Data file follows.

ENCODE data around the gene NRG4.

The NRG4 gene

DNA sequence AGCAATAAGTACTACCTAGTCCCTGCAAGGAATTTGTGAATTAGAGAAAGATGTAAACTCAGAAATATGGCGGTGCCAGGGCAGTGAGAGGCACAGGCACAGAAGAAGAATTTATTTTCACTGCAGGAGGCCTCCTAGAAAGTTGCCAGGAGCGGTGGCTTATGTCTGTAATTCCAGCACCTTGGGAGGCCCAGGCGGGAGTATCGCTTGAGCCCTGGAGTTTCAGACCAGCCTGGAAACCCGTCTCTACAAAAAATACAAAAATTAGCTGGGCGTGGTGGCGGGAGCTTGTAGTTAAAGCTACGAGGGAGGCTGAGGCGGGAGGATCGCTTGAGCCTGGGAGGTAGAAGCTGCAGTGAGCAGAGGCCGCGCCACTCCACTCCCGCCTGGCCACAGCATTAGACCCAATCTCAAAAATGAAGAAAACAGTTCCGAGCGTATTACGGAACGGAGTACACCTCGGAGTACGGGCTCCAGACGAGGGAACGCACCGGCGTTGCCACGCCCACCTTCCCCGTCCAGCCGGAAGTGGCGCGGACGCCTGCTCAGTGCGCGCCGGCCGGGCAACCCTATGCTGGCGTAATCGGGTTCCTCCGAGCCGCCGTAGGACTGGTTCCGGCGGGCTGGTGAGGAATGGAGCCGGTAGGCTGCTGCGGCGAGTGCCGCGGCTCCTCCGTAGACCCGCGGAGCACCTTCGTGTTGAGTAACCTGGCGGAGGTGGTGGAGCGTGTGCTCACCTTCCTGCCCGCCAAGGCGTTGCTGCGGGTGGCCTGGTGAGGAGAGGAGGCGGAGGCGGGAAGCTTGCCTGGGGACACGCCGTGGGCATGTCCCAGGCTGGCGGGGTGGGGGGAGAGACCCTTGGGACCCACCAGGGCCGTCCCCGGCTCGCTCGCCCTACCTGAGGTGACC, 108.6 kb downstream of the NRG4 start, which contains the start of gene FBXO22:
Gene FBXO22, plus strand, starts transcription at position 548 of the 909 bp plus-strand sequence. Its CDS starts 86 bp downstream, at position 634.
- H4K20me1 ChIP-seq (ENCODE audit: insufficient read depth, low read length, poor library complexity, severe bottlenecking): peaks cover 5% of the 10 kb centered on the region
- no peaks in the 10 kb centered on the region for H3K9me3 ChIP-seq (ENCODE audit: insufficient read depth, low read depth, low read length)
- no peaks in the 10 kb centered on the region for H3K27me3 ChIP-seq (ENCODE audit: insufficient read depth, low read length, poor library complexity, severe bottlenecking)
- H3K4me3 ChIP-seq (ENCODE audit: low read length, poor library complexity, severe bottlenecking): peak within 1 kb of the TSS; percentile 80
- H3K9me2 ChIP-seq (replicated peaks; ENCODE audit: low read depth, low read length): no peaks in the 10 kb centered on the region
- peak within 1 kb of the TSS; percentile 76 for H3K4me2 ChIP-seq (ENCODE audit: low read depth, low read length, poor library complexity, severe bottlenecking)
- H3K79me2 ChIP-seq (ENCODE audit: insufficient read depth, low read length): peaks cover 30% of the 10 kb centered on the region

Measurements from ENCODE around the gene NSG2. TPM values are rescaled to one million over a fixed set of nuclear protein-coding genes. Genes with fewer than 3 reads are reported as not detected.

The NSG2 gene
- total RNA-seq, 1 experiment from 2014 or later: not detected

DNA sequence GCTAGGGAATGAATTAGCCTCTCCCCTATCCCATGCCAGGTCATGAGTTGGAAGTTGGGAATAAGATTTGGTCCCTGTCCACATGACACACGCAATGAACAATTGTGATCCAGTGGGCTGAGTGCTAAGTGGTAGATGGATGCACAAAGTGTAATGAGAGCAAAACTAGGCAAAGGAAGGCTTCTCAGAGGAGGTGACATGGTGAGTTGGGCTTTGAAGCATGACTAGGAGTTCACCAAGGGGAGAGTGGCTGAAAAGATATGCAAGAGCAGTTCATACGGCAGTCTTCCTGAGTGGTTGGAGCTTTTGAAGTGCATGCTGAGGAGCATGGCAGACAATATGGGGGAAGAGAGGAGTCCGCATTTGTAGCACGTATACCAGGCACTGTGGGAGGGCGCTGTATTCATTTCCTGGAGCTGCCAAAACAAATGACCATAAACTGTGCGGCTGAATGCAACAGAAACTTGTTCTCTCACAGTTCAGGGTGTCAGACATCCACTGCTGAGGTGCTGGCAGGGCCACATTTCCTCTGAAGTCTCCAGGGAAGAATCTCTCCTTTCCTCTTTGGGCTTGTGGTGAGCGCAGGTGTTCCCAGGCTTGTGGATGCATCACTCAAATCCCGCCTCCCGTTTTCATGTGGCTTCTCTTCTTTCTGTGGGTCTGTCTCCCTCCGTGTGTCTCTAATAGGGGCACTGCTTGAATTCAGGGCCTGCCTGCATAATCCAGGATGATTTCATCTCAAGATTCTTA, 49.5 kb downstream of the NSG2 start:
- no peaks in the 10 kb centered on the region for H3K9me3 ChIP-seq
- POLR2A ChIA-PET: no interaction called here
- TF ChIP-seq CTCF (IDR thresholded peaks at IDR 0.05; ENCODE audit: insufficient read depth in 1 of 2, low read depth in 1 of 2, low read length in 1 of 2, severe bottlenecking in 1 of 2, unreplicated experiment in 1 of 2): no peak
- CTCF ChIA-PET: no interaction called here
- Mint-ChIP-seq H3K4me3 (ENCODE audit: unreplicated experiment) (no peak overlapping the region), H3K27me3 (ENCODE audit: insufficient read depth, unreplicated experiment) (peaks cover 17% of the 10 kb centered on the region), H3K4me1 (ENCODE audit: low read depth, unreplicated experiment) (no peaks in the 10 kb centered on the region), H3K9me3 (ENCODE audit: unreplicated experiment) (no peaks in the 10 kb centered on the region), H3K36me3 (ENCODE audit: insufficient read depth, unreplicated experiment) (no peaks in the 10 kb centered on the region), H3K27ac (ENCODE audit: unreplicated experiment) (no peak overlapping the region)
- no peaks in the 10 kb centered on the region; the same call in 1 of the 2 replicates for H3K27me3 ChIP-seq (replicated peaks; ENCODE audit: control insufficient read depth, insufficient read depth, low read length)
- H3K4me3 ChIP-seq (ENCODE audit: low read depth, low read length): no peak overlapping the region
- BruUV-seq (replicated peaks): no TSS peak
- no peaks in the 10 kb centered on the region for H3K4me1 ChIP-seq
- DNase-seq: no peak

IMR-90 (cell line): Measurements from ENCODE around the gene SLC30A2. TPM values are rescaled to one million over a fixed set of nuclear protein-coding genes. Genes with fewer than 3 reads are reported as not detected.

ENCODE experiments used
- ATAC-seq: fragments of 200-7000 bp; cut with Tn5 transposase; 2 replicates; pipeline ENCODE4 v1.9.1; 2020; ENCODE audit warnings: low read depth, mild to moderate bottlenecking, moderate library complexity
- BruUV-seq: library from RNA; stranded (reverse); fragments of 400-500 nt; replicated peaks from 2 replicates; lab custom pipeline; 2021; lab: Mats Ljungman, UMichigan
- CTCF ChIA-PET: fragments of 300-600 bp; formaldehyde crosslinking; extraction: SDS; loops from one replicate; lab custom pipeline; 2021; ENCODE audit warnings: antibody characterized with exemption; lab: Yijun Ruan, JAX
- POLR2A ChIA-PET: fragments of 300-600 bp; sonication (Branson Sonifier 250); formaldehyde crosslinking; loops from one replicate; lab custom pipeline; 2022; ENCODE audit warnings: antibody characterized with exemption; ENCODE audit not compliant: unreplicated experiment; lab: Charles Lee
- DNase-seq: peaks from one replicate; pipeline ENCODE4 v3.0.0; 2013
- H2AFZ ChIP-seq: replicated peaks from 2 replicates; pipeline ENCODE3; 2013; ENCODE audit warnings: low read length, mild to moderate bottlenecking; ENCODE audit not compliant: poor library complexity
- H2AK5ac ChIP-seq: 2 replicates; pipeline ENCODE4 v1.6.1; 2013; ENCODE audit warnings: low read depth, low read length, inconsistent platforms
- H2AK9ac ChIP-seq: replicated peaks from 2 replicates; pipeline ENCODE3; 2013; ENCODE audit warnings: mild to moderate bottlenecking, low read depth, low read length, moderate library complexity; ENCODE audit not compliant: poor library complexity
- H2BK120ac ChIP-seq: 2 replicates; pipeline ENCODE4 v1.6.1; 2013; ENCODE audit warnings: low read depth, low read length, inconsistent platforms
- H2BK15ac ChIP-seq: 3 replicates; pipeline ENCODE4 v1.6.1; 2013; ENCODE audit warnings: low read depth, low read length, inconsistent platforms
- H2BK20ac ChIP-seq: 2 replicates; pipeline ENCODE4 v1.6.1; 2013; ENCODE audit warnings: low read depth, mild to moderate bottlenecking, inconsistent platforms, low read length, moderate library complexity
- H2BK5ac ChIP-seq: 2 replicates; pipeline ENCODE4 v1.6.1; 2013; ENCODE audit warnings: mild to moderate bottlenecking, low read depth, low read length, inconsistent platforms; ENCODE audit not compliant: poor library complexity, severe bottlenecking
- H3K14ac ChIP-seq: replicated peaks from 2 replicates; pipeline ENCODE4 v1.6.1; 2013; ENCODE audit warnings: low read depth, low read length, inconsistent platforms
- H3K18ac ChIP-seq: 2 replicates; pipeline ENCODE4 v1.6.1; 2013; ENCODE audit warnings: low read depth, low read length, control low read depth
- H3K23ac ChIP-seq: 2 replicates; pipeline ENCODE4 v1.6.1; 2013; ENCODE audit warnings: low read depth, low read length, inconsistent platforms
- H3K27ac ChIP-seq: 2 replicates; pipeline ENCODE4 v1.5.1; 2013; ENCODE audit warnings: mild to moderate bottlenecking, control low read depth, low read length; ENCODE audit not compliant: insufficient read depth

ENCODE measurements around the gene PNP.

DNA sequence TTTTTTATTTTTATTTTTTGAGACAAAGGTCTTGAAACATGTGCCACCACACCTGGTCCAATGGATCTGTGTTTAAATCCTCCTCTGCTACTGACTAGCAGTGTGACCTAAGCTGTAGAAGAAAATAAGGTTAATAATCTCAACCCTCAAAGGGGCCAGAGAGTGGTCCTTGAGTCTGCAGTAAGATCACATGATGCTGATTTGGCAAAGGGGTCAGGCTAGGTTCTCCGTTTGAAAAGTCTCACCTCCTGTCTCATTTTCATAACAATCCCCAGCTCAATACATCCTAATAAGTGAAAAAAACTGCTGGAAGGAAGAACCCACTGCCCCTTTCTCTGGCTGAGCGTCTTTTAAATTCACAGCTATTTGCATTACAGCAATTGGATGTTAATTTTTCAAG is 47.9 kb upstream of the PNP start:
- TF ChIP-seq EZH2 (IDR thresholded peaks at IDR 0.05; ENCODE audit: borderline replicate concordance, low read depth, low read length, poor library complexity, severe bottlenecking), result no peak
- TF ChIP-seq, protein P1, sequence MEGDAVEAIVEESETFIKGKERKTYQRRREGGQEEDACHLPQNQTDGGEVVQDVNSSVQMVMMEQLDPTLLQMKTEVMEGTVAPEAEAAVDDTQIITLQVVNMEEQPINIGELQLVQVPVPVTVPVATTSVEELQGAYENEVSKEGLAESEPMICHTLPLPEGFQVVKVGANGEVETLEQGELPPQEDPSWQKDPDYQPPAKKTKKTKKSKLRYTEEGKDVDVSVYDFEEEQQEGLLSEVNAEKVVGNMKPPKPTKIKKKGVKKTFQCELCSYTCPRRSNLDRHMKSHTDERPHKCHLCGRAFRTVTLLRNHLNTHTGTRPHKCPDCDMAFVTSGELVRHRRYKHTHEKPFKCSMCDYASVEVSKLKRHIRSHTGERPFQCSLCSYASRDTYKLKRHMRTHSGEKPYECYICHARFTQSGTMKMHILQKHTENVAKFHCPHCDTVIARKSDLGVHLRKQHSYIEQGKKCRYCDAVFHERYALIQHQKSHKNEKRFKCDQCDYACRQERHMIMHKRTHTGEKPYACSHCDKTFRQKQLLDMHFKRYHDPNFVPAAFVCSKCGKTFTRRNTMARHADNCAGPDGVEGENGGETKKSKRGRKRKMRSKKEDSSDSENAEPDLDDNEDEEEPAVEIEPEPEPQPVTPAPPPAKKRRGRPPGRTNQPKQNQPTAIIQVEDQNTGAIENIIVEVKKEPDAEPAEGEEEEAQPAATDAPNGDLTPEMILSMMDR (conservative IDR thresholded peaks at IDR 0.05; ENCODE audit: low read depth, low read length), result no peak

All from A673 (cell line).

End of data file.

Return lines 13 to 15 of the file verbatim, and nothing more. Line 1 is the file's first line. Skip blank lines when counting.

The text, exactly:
The NSG2 gene
- total RNA-seq, 1 experiment from 2014 or later: not detected

DNA sequence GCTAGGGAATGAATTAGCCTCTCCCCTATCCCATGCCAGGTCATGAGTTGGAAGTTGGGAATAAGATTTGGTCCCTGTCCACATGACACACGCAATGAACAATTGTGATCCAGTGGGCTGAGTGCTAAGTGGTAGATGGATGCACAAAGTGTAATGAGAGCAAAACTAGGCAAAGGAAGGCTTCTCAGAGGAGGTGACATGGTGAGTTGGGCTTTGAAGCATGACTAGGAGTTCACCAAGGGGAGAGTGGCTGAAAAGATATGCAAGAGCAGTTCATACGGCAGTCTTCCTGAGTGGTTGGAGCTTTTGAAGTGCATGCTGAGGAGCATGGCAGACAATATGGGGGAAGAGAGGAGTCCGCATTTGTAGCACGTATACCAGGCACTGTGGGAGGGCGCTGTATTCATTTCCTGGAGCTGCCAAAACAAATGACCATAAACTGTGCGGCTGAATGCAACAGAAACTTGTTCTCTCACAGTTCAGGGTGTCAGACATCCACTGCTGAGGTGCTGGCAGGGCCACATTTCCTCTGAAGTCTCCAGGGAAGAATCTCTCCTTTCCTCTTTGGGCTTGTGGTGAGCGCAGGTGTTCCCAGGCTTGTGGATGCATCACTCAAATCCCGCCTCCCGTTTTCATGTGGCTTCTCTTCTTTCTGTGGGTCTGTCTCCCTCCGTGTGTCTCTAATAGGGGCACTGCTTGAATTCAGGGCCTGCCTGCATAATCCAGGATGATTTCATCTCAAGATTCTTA, 49.5 kb downstream of the NSG2 start: